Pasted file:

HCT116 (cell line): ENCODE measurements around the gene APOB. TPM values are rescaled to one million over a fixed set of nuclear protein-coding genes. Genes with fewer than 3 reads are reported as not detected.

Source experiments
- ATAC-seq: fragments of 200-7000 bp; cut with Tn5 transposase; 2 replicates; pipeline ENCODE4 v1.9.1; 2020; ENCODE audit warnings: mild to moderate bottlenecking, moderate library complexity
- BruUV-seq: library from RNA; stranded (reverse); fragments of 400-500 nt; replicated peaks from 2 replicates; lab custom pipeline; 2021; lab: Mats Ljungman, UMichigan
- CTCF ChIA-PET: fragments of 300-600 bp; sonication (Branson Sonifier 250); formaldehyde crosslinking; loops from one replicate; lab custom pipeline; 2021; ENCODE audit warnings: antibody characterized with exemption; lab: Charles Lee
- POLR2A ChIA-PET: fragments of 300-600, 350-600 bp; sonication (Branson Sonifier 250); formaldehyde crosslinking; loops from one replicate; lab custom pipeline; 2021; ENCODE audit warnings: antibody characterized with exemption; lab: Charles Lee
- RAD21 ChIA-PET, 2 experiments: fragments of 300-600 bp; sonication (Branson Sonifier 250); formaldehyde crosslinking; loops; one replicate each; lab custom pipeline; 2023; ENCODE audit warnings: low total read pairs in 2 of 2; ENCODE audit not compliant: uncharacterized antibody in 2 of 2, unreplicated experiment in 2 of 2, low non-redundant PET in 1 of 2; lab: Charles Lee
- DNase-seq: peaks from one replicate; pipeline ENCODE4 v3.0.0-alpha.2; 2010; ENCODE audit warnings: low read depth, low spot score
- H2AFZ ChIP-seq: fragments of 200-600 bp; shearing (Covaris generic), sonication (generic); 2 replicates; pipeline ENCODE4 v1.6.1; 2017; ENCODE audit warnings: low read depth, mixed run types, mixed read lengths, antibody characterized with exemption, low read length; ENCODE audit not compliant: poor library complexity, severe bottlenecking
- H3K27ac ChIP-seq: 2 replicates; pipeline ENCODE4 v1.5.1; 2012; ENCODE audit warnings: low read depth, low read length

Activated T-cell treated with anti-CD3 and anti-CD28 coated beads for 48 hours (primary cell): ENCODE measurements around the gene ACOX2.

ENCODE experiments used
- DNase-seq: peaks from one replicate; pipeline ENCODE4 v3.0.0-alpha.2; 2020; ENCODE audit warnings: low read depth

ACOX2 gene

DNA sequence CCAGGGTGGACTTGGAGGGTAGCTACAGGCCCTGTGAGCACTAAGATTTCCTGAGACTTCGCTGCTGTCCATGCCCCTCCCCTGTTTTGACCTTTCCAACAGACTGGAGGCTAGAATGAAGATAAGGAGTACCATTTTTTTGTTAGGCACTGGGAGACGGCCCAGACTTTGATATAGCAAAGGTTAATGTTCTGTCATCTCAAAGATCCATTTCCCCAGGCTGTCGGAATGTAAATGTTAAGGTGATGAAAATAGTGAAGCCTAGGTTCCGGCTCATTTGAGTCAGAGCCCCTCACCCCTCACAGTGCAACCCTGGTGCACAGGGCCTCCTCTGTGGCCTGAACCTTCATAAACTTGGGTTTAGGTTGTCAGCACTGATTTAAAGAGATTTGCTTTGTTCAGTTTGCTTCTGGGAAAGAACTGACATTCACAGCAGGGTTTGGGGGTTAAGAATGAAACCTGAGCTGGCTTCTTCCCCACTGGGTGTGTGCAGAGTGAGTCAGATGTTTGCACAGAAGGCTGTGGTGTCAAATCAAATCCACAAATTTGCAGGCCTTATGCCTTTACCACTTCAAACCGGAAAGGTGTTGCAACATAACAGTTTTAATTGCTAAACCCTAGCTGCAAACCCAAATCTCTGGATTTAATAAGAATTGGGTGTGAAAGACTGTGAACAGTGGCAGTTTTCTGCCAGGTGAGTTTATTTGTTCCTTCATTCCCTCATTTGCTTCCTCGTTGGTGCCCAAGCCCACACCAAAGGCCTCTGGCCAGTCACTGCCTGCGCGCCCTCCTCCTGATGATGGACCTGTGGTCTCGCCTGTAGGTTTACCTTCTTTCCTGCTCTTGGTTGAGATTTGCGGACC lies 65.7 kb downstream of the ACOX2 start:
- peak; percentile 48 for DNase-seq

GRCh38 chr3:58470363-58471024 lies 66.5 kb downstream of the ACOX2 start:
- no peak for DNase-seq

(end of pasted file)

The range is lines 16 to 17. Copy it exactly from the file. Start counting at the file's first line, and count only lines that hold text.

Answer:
- peak; percentile 48 for DNase-seq

GRCh38 chr3:58470363-58471024 lies 66.5 kb downstream of the ACOX2 start: